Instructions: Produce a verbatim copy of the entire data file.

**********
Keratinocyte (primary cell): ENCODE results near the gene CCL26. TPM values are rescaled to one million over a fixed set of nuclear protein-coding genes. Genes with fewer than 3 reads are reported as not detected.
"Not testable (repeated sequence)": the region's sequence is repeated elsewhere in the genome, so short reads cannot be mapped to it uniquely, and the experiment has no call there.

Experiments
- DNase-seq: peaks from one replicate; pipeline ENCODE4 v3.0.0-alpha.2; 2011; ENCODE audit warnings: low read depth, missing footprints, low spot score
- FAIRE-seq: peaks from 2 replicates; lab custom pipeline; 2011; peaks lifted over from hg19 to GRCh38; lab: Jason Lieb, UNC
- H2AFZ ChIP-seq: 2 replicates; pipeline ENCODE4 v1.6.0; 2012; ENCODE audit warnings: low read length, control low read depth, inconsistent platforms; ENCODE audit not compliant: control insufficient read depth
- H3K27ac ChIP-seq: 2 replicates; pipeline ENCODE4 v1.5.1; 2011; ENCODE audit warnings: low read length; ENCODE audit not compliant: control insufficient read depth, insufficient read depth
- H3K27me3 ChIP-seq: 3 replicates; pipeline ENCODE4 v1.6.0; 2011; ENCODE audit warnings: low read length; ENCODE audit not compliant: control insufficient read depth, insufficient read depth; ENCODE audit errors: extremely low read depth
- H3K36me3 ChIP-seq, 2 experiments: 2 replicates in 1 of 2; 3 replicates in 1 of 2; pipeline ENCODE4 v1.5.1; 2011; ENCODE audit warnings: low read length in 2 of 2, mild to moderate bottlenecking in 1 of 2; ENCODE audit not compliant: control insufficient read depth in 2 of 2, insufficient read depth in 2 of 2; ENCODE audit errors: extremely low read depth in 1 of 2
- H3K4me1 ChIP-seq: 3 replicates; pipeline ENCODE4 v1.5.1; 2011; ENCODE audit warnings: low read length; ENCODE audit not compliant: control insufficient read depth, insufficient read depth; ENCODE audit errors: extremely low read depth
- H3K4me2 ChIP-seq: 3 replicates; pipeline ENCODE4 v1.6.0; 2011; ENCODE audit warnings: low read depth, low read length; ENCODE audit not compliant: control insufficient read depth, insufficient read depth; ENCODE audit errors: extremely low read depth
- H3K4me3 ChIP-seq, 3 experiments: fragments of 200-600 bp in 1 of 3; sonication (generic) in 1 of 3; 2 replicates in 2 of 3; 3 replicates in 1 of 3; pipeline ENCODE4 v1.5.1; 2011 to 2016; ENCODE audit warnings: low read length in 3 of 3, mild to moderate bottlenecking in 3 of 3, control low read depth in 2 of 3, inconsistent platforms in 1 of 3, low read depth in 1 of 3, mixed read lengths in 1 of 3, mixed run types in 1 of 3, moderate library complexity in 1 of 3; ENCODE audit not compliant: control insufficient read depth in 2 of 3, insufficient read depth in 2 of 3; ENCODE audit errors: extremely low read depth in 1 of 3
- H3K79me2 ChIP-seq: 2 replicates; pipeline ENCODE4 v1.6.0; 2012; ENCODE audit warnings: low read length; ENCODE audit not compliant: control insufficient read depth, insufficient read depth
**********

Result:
Keratinocyte (primary cell): ENCODE results near the gene CCL26. TPM values are rescaled to one million over a fixed set of nuclear protein-coding genes. Genes with fewer than 3 reads are reported as not detected.
"Not testable (repeated sequence)": the region's sequence is repeated elsewhere in the genome, so short reads cannot be mapped to it uniquely, and the experiment has no call there.

Experiments
- DNase-seq: peaks from one replicate; pipeline ENCODE4 v3.0.0-alpha.2; 2011; ENCODE audit warnings: low read depth, missing footprints, low spot score
- FAIRE-seq: peaks from 2 replicates; lab custom pipeline; 2011; peaks lifted over from hg19 to GRCh38; lab: Jason Lieb, UNC
- H2AFZ ChIP-seq: 2 replicates; pipeline ENCODE4 v1.6.0; 2012; ENCODE audit warnings: low read length, control low read depth, inconsistent platforms; ENCODE audit not compliant: control insufficient read depth
- H3K27ac ChIP-seq: 2 replicates; pipeline ENCODE4 v1.5.1; 2011; ENCODE audit warnings: low read length; ENCODE audit not compliant: control insufficient read depth, insufficient read depth
- H3K27me3 ChIP-seq: 3 replicates; pipeline ENCODE4 v1.6.0; 2011; ENCODE audit warnings: low read length; ENCODE audit not compliant: control insufficient read depth, insufficient read depth; ENCODE audit errors: extremely low read depth
- H3K36me3 ChIP-seq, 2 experiments: 2 replicates in 1 of 2; 3 replicates in 1 of 2; pipeline ENCODE4 v1.5.1; 2011; ENCODE audit warnings: low read length in 2 of 2, mild to moderate bottlenecking in 1 of 2; ENCODE audit not compliant: control insufficient read depth in 2 of 2, insufficient read depth in 2 of 2; ENCODE audit errors: extremely low read depth in 1 of 2
- H3K4me1 ChIP-seq: 3 replicates; pipeline ENCODE4 v1.5.1; 2011; ENCODE audit warnings: low read length; ENCODE audit not compliant: control insufficient read depth, insufficient read depth; ENCODE audit errors: extremely low read depth
- H3K4me2 ChIP-seq: 3 replicates; pipeline ENCODE4 v1.6.0; 2011; ENCODE audit warnings: low read depth, low read length; ENCODE audit not compliant: control insufficient read depth, insufficient read depth; ENCODE audit errors: extremely low read depth
- H3K4me3 ChIP-seq, 3 experiments: fragments of 200-600 bp in 1 of 3; sonication (generic) in 1 of 3; 2 replicates in 2 of 3; 3 replicates in 1 of 3; pipeline ENCODE4 v1.5.1; 2011 to 2016; ENCODE audit warnings: low read length in 3 of 3, mild to moderate bottlenecking in 3 of 3, control low read depth in 2 of 3, inconsistent platforms in 1 of 3, low read depth in 1 of 3, mixed read lengths in 1 of 3, mixed run types in 1 of 3, moderate library complexity in 1 of 3; ENCODE audit not compliant: control insufficient read depth in 2 of 3, insufficient read depth in 2 of 3; ENCODE audit errors: extremely low read depth in 1 of 3
- H3K79me2 ChIP-seq: 2 replicates; pipeline ENCODE4 v1.6.0; 2012; ENCODE audit warnings: low read length; ENCODE audit not compliant: control insufficient read depth, insufficient read depth